The government confirms its commitment to tackling tax evasion and increasing international tax transparency by the introduction of new rules on automatic exchange of information concerning, amongst other things, offshore accounts.

As announced as part of the pre-election 2015 Budget, the government will legislate to require financial intermediaries and tax advisers to notify their UK resident customers with UK or overseas accounts of the full impact of the Common Reporting Standard (CRS), the opportunities to disclose, and the penalties they could face for non-disclosure.

The Summer Finance Bill 2015 includes a power, with effect from Royal Assent, to make regulations achieving this.

The regulations are to stipulate that financial intermediaries, tax advisers and other professionals who may be aware of, or may have given advice about, an offshore account must notify their customers that:

  • the UK will begin to receive information on offshore accounts in 2017 and, at the same time, will begin to share information with other tax authorities on accounts held in the UK. This will allow HM Revenue & Customs and other tax authorities to check that the right amount of tax is being paid on money held abroad

  • HM Revenue & Customs will open a time-limited disclosure facility in early 2016 to allow non-compliant taxpayers to correct their tax affairs under certain terms before HM Revenue & Customs starts to receive data under the CRS. This new facility will be "on tougher terms" than the previous offshore disclosure facilities that HM Revenue & Customs has operated; and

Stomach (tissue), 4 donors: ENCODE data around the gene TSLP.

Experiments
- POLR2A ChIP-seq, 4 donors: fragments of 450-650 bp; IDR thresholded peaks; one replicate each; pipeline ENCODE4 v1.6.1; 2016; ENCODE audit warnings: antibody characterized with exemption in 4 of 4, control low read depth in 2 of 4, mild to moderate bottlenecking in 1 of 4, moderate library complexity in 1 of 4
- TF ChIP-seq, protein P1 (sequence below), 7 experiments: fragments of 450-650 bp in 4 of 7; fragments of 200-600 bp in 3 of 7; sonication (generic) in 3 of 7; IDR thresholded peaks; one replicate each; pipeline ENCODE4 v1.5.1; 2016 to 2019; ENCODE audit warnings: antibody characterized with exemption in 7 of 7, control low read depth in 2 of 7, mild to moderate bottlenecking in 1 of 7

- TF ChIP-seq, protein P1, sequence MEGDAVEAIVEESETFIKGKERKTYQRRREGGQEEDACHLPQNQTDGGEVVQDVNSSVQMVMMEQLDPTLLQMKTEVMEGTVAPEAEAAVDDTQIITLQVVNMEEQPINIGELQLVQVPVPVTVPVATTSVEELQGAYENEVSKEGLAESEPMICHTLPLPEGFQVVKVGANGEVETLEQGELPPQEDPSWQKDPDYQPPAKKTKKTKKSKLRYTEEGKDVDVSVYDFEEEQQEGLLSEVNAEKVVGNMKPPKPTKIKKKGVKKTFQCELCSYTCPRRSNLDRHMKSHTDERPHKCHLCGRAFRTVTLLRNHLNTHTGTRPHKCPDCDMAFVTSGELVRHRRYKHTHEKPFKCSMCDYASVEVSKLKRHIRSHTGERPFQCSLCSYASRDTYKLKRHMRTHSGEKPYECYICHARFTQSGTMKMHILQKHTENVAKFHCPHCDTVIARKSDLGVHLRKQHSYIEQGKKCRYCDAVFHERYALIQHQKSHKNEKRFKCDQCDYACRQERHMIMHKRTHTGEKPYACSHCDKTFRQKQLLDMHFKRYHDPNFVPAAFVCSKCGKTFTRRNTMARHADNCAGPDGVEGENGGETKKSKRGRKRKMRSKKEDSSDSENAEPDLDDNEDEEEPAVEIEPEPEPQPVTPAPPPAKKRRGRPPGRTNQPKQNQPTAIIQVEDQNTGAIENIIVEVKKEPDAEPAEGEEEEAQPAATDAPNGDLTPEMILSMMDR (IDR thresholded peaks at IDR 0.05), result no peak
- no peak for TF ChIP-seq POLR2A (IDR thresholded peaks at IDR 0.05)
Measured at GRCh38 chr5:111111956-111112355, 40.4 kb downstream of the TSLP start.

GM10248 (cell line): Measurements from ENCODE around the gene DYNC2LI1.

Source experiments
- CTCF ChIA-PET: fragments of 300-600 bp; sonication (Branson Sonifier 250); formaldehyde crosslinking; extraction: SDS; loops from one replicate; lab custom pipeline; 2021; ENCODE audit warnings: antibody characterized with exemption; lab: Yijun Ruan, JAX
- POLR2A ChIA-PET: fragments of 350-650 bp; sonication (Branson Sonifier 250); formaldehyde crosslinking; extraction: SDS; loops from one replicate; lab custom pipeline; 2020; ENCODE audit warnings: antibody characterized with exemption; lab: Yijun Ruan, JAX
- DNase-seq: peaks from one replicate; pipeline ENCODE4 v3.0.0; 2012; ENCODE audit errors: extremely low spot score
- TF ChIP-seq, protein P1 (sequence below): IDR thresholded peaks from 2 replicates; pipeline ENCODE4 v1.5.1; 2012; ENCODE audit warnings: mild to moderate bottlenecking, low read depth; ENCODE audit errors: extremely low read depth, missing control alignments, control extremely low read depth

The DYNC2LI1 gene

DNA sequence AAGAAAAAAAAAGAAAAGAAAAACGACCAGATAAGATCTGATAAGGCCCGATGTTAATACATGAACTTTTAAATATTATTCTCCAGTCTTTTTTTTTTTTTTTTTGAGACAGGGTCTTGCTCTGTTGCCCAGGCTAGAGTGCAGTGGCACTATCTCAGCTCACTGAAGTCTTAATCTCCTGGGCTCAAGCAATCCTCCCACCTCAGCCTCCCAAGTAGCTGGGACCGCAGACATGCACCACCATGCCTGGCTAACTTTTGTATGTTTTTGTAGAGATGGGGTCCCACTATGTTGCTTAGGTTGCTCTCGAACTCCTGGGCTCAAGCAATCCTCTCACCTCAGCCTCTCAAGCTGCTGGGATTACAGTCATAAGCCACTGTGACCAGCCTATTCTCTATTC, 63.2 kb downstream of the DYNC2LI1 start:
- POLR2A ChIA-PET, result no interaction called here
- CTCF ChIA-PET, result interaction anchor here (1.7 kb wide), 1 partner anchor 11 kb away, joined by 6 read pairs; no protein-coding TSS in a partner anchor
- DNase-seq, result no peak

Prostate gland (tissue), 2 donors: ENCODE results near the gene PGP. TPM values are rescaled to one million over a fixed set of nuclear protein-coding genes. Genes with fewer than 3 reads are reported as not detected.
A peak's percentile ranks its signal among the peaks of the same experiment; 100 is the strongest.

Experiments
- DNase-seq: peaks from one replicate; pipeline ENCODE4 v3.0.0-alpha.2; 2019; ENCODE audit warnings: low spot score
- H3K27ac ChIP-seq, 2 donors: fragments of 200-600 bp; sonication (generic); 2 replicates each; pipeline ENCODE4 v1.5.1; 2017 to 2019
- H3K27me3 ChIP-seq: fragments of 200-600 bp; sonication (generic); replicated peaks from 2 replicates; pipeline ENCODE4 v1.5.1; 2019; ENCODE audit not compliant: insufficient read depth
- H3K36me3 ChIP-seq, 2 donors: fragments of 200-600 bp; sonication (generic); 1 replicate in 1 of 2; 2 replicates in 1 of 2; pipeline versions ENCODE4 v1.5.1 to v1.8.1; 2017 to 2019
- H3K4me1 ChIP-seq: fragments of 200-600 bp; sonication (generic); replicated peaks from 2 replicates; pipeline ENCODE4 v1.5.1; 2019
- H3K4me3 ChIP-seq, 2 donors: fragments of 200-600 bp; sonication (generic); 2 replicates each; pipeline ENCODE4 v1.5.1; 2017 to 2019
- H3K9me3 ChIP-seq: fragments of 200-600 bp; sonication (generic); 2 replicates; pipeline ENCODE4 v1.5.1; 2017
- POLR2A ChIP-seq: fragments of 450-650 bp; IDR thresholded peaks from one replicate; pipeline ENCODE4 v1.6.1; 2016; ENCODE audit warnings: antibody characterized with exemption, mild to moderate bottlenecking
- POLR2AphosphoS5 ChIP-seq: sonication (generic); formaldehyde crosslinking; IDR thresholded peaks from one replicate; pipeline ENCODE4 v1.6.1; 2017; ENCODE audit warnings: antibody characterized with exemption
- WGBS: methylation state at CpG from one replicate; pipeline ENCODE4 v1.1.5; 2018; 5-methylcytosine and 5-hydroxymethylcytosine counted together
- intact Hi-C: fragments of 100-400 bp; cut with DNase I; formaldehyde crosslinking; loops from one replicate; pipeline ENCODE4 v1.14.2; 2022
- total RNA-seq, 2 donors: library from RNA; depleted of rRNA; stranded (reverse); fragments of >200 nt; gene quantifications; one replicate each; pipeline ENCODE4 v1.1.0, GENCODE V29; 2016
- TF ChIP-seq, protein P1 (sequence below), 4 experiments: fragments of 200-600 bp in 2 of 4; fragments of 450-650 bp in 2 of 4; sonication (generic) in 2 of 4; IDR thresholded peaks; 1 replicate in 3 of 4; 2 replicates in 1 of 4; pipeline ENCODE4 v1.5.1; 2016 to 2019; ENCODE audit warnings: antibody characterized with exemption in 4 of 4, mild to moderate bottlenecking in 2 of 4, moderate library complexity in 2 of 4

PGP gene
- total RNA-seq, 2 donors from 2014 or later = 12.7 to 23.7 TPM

• if non-compliant taxpayers continue to conceal their tax affairs, HM Revenue & Customs will enforce tough penalties for offshore evasion through the existing offshore penalty regime, new civil penalties for tax evaders and the new criminal offence for failing to declare taxable offshore income and gains.

The regulations are to be made after Royal Assent is given to the Summer Finance Bill 2015, following informal consultation with financial institutions and tax advisers to develop targeted and cost-effective communications, and to ensure that the right people are involved in delivering the messages. The regulations are expected to have effect from early 2016.